Both algorithms (and the well detection) are computationally intensive, and are not able to process every frame of the 1080p (1080×1920 pixels) video input, which is typically 24 or 30 frames per second. On a modern (2011) typical multicore desktop computer, we are able to process 5–10 frames per second, which yields satisfactory results. Since recording of all wells is done in parallel, this is significantly faster than the 5–10 minute recoding times necessary to generate even short 10 frames per second movies on a well-by-well basis on commercial plate microscopes (e.g. on the GE IN Cell Analyzer 2000.)
Dark-field macroscopic imaging apparatus
We also developed a dark-field parallel macroscopic imaging apparatus connected to an HDV camera with an IEEE1394 interface using inexpensive materials  (Figure 1). The apparent observable quality of the video recordings improves with greater levels of contrast of the worm with the background. A dark-field imaging scheme provides the most striking contrast, which gives the computer application a greater level of signal-to-noise to analyze. We found that a dark-field imaging scheme, where the plates are illuminated from the side with a uniform light source (in our case white LEDs) and a dark backdrop at least 5 cm from the focus plane of the plate, provides ideal images for recording and analysis. Due to the well finding mechanism, the plates must fill the majority of one of the imaging axes, although there is considerable room for error.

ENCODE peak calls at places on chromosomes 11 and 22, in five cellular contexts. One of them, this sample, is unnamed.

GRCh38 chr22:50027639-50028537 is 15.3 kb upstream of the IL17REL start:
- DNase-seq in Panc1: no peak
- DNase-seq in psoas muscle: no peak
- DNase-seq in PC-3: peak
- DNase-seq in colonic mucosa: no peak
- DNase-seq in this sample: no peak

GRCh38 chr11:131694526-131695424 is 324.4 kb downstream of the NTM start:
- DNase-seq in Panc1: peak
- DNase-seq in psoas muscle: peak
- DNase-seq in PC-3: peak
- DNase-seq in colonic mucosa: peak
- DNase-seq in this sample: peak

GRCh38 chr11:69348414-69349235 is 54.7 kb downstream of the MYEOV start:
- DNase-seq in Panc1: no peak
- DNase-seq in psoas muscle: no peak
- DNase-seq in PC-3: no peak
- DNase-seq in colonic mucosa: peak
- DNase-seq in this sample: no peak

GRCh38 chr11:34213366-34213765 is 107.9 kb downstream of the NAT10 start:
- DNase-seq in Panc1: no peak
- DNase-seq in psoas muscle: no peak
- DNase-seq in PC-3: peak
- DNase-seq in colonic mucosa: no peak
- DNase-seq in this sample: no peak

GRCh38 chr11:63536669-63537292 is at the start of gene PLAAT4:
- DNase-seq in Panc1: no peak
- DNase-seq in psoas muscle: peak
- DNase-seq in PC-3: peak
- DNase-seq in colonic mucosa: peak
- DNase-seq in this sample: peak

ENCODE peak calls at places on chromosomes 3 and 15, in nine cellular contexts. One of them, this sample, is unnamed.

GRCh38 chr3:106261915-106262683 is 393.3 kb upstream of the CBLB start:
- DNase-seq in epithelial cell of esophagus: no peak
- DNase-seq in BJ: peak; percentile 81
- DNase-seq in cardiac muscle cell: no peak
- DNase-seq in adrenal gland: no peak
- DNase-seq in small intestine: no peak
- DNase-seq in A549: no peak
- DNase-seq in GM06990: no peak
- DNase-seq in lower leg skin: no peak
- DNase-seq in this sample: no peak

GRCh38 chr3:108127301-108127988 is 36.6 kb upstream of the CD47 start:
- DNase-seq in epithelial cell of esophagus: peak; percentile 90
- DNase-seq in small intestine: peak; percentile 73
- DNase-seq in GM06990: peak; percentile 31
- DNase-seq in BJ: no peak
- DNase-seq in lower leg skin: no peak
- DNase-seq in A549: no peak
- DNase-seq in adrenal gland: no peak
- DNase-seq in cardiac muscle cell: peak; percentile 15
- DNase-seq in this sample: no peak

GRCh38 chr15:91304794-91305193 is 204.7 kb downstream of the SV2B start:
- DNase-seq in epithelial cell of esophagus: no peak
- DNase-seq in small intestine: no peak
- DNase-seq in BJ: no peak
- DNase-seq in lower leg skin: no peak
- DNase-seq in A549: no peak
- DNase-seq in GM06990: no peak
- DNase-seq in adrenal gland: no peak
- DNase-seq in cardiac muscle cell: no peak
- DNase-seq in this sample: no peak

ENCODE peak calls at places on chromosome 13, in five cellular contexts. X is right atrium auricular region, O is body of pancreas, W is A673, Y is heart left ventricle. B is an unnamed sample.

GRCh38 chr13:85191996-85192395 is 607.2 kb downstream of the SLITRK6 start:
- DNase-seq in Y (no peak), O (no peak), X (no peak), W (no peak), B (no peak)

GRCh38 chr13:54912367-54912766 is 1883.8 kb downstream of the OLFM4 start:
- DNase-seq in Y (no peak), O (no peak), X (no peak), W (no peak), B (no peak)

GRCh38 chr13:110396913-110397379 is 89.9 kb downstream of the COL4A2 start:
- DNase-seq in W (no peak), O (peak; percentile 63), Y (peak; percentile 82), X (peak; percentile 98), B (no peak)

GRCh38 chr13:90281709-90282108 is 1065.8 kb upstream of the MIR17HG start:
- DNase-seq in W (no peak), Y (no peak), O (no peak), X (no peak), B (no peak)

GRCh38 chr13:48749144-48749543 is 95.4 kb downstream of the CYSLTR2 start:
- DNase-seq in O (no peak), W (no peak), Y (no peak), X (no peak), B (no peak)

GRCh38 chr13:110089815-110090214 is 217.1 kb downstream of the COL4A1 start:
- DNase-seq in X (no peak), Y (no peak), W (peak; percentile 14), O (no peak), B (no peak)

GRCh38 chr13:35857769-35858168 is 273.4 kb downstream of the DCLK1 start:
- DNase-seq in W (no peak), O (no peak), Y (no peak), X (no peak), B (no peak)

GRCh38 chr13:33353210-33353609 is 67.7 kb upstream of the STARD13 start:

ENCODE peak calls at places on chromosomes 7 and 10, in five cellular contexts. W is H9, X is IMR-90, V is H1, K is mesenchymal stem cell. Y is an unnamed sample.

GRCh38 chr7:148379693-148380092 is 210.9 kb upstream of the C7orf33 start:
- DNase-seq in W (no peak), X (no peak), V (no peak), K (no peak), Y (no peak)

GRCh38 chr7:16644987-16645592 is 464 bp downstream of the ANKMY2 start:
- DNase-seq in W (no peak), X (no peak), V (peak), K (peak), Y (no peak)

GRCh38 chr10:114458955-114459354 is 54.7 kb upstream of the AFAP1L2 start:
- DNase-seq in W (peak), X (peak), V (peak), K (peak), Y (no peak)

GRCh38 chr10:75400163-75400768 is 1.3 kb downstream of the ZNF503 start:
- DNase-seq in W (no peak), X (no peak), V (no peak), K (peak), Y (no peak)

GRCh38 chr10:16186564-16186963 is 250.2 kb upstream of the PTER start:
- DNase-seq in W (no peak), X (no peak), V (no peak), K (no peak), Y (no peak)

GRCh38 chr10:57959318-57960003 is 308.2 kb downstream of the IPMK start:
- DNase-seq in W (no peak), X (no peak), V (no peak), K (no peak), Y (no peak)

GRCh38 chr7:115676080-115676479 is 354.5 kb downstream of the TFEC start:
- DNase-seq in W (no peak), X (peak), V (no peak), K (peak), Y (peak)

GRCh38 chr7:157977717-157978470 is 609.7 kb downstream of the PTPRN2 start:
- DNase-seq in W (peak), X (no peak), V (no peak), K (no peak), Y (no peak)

The apparatus used consists of a light-tight box with a hinged lid on the top, with the video camera mounted outside (to ensure easy access and proper cooling) at the bottom of the box and recording upwards. The whole box is made of plywood with some metal parts, all painted black to minimize reflections. The plate is positioned above the camera at such a distance that allows the plate image to fully fill the field of view (approx. 35 cm). The plate is illuminated by a dimmable white LED strip (Home Accent Lighting Kit, White, PPA International) mounted parallel with the plate walls at a distance of 25 mm.